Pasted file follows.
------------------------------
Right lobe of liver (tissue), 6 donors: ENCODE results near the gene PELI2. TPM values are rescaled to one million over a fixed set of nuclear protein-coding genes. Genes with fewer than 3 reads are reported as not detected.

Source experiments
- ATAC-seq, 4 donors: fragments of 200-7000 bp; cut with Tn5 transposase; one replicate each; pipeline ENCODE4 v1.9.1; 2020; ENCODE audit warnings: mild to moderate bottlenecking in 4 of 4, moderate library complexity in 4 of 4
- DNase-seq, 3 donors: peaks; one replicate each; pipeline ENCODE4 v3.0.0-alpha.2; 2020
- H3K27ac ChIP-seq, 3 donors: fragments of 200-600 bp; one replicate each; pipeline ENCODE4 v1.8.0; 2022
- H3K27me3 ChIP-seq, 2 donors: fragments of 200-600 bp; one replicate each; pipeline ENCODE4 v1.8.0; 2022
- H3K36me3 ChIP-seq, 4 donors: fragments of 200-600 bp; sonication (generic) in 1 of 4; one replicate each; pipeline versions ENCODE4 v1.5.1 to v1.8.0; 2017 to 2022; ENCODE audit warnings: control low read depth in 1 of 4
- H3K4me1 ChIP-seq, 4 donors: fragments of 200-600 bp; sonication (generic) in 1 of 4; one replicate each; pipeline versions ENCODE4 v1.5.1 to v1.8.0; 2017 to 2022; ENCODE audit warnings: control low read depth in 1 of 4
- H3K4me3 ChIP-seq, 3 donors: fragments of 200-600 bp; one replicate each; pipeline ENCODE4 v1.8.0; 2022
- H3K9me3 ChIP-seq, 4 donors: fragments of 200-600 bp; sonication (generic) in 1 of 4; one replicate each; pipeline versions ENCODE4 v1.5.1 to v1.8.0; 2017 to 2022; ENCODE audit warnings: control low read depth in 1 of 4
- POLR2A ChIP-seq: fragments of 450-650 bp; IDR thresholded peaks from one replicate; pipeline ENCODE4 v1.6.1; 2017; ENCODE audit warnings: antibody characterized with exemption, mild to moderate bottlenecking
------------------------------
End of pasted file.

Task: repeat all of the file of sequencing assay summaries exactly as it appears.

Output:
Right lobe of liver (tissue), 6 donors: ENCODE results near the gene PELI2. TPM values are rescaled to one million over a fixed set of nuclear protein-coding genes. Genes with fewer than 3 reads are reported as not detected.

Source experiments
- ATAC-seq, 4 donors: fragments of 200-7000 bp; cut with Tn5 transposase; one replicate each; pipeline ENCODE4 v1.9.1; 2020; ENCODE audit warnings: mild to moderate bottlenecking in 4 of 4, moderate library complexity in 4 of 4
- DNase-seq, 3 donors: peaks; one replicate each; pipeline ENCODE4 v3.0.0-alpha.2; 2020
- H3K27ac ChIP-seq, 3 donors: fragments of 200-600 bp; one replicate each; pipeline ENCODE4 v1.8.0; 2022
- H3K27me3 ChIP-seq, 2 donors: fragments of 200-600 bp; one replicate each; pipeline ENCODE4 v1.8.0; 2022
- H3K36me3 ChIP-seq, 4 donors: fragments of 200-600 bp; sonication (generic) in 1 of 4; one replicate each; pipeline versions ENCODE4 v1.5.1 to v1.8.0; 2017 to 2022; ENCODE audit warnings: control low read depth in 1 of 4
- H3K4me1 ChIP-seq, 4 donors: fragments of 200-600 bp; sonication (generic) in 1 of 4; one replicate each; pipeline versions ENCODE4 v1.5.1 to v1.8.0; 2017 to 2022; ENCODE audit warnings: control low read depth in 1 of 4
- H3K4me3 ChIP-seq, 3 donors: fragments of 200-600 bp; one replicate each; pipeline ENCODE4 v1.8.0; 2022
- H3K9me3 ChIP-seq, 4 donors: fragments of 200-600 bp; sonication (generic) in 1 of 4; one replicate each; pipeline versions ENCODE4 v1.5.1 to v1.8.0; 2017 to 2022; ENCODE audit warnings: control low read depth in 1 of 4
- POLR2A ChIP-seq: fragments of 450-650 bp; IDR thresholded peaks from one replicate; pipeline ENCODE4 v1.6.1; 2017; ENCODE audit warnings: antibody characterized with exemption, mild to moderate bottlenecking